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Health Story: The Dentist Who Changed My Life

After a long history of unpleasant experiences, Jonathan finally found the right dentist. Read his story.
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Dental Veneers

By

Megan Freedman

What are dental veneers?

Dental veneers are thin coverings applied to teeth to improve the appearance of chipped, cracked, discolored, gapped or misshapen teeth. Your dentist bonds tooth-colored dental veneers to your teeth with cement. Dental veneers are made of composite or porcelain (ceramic) materials and are often applied without an anesthetic.

Dental veneers can last from five to 15 years depending on the type of material used. They are typically used on the front teeth, which experience less wear and tear and biting forces than teeth farther back in the mouth, such as molars.

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A dental veneer procedure is generally very safe, but it does have risks and potential complications. It is only one method used to improve the appearance of teeth. Discuss all of your options with your dentist to understand which options are right for you.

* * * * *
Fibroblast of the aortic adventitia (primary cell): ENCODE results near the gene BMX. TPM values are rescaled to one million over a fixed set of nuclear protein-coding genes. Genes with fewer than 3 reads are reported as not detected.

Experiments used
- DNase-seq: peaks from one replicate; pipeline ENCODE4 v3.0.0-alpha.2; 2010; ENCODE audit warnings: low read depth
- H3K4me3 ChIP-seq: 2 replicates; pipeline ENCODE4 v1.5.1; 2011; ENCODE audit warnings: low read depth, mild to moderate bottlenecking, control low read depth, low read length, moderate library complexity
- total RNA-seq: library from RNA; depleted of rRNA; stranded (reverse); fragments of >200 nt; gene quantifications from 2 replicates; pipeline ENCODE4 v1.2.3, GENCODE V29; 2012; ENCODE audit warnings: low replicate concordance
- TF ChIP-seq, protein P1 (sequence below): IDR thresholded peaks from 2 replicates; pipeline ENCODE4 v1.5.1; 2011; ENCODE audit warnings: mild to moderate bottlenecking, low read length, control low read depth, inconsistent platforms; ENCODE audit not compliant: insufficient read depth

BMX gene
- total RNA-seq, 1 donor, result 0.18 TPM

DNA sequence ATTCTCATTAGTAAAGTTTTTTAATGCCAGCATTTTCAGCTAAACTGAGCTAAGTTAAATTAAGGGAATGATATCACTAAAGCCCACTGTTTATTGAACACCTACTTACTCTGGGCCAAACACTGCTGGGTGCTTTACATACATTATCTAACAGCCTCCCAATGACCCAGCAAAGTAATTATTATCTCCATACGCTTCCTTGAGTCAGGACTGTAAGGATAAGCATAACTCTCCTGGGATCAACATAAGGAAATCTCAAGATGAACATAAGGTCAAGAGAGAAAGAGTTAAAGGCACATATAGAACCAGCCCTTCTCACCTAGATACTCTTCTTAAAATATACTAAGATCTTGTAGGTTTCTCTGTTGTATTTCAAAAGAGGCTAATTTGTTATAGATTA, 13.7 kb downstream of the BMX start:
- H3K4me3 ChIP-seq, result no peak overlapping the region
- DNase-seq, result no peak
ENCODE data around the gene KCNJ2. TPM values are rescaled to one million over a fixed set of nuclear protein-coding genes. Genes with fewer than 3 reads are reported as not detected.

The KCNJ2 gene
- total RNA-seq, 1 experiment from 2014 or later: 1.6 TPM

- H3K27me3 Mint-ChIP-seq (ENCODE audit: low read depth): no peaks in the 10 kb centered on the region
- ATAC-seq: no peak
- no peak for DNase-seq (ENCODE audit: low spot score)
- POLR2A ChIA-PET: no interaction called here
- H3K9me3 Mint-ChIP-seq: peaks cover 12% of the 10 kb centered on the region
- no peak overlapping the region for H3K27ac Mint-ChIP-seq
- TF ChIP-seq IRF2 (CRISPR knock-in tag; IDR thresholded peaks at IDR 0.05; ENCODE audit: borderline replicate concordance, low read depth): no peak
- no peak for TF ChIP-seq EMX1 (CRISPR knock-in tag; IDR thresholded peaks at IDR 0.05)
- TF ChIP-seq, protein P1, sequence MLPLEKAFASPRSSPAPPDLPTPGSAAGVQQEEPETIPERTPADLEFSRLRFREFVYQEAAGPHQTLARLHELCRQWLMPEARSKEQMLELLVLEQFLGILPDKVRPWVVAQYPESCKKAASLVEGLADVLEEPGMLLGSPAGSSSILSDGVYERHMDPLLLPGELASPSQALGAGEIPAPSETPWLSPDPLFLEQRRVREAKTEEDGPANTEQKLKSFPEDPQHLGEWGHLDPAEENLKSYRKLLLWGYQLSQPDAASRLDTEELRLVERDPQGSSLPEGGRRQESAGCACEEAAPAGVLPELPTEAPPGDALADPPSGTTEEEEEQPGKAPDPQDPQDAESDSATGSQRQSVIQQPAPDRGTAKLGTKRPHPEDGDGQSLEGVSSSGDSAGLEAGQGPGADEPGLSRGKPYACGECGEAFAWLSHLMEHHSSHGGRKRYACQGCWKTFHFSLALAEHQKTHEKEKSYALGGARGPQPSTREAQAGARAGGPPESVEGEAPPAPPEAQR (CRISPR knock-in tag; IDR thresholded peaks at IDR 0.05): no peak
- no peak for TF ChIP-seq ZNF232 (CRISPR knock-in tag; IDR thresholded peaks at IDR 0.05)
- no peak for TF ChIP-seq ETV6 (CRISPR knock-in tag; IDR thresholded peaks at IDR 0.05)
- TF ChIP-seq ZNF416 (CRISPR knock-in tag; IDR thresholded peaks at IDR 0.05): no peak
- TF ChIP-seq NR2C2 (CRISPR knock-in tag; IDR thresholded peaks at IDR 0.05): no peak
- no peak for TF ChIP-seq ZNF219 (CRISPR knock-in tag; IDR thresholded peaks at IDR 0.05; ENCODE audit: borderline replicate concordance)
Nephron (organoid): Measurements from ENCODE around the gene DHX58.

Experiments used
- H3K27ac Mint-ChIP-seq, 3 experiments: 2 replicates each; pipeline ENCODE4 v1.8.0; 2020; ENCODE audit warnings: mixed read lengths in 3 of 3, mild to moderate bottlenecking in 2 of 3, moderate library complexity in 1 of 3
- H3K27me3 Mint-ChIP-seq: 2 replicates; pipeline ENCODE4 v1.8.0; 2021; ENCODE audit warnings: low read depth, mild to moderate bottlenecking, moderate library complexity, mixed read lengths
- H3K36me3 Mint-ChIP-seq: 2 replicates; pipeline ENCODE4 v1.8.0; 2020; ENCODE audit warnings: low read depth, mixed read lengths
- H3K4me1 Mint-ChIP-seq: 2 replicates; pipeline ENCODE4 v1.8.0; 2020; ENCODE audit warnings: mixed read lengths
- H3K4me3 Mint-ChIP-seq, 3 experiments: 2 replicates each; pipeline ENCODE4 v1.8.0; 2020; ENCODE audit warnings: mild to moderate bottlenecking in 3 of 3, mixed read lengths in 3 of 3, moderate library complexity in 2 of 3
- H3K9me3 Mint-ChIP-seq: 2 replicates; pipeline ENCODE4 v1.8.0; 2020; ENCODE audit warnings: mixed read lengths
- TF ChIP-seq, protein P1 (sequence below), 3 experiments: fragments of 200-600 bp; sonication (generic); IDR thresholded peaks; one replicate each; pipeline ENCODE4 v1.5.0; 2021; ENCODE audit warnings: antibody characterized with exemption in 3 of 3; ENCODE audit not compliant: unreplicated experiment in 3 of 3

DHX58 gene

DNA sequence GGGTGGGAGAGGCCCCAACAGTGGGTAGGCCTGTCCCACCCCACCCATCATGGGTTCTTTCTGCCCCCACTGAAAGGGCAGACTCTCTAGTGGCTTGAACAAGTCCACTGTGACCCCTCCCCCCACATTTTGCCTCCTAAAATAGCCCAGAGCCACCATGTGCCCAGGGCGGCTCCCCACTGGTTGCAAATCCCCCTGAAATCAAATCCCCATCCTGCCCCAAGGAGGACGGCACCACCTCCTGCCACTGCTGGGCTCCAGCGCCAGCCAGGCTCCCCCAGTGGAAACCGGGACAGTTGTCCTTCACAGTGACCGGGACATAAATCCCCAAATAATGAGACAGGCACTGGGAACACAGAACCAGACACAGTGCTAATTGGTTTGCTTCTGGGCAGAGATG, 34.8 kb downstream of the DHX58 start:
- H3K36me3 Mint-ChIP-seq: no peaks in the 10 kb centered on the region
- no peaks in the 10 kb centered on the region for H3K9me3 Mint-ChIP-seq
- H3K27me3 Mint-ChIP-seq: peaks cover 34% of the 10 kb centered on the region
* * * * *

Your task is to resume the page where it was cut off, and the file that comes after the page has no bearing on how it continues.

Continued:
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Why is a dental veneer procedure performed?

Your dentist may recommend dental veneers to improve the appearance of your teeth. Not everyone is a candidate for veneers, such as people with poor oral hygiene or those who grind their teeth. Ask your dentist if you are a good candidate for dental veneers.

Dentists apply dental veneers to improve the esthetics or cosmetic look of the following conditions:

  • Cracked or chipped teeth that do not require more extensive procedures to repair, such as a root canal and dental crown

  • Discolored teeth that appear yellow, brown or gray

  • Misshapen or misaligned teeth including teeth with gaps between them, teeth that are too short, gums that have receded away from the teeth, or teeth that are crooked

Who performs a dental veneer procedure?